Analysts wonder whether recent hacks like that of Equifax might serve as the tipping point for banks to rollout new anti-fraud measures, while in tandem, more than half of financial institutions surveyed lack confidence in their current ability to detect and prevent fraud.
At least that’s what the 2017 Face of Fraud Survey, conducted by ISMG, experts in risk management research and data security analytics, and commissioned by VASCO recently found. The blind survey was compiled from 250 responses from participants representing financial institutions ranging from under $500 million to more than $20 billion in assets.
Among the findings:
- 52 percent say today’s fraud schemes are too sophisticated and evolve too quickly to keep pace;
- Only 38 percent have high confidence in their organization’s ability to detect and prevent fraud;
- Almost half identify technical barriers or controls not talking to one another as a top challenge to improving enterprise fraud;
- 41 percent do not want to add new anti-fraud controls that might negatively impact the customer experience;
- 35 percent say they are countering mobile exploits with multifactor authentication;
- Just 13 percent believe they are identifying fraud in real time.
For banks caught between the obligatory rock and a hard place — wanting to reduce and contain external data breaches but without disrupting the customer experience — the solution may come in the form of frictionless authentication.
Analysts Julie Conroy from Aite Group and Avivah Litan from Gartner are quoted in the survey report reinforcing the value of anti-fraud controls and technologies ranging from device binding and secure communications to real-time risk analysis via machine learning and frictionless authentication driven by passive behavioral biometrics. Such frictionless and transparent fraud controls are regularly recognized and praised for being difficult to circumvent by fraudsters.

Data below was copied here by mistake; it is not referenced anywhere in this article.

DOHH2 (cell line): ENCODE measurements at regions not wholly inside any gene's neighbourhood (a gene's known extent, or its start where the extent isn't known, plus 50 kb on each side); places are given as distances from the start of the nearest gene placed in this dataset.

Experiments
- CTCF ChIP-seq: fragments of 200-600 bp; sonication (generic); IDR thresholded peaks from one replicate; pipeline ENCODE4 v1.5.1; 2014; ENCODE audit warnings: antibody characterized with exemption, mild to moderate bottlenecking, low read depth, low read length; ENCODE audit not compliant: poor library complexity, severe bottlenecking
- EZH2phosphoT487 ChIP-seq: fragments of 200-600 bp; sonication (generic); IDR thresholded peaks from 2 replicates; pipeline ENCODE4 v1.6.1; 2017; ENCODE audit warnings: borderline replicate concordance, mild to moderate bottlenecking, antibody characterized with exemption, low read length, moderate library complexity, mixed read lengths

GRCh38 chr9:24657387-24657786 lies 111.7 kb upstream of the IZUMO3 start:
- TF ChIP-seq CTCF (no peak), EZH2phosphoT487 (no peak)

The report also includes an analysis and discussion of the survey’s results by John Gunn, CMO, VASCO Data Security. Mr. Gunn believes mitigating mobile fraud ultimately requires coordination, collaboration and staying on the front end of new technologies that will enable financial institutions to better assess and remediate today’s mobile vulnerabilities. “One of the survey responses that surprised me was that only 13 percent of financial institutions feel they’re effective in stopping fraud in real time. That means that 87 percent of the fraud is probably not blocked, and those are losses. And if we can move that to where 90 percent plus of fraud is identified in real time, using techniques that identify the patterns associated with the individual attempting the transaction, the device they are trying to do it on and the transaction itself, then we’ll be able to make some serious progress in reducing the losses to fraud.”
So, while banks and other financial institutions have made strides in detecting and preventing fraud, it’s clear that based on the results of this Faces of Fraud survey, thanks to today’s sophisticated hackers, they still have a long way to go.
Want to learn more about the survey results and related discussion?
Read the 2017 Faces of Fraud Report!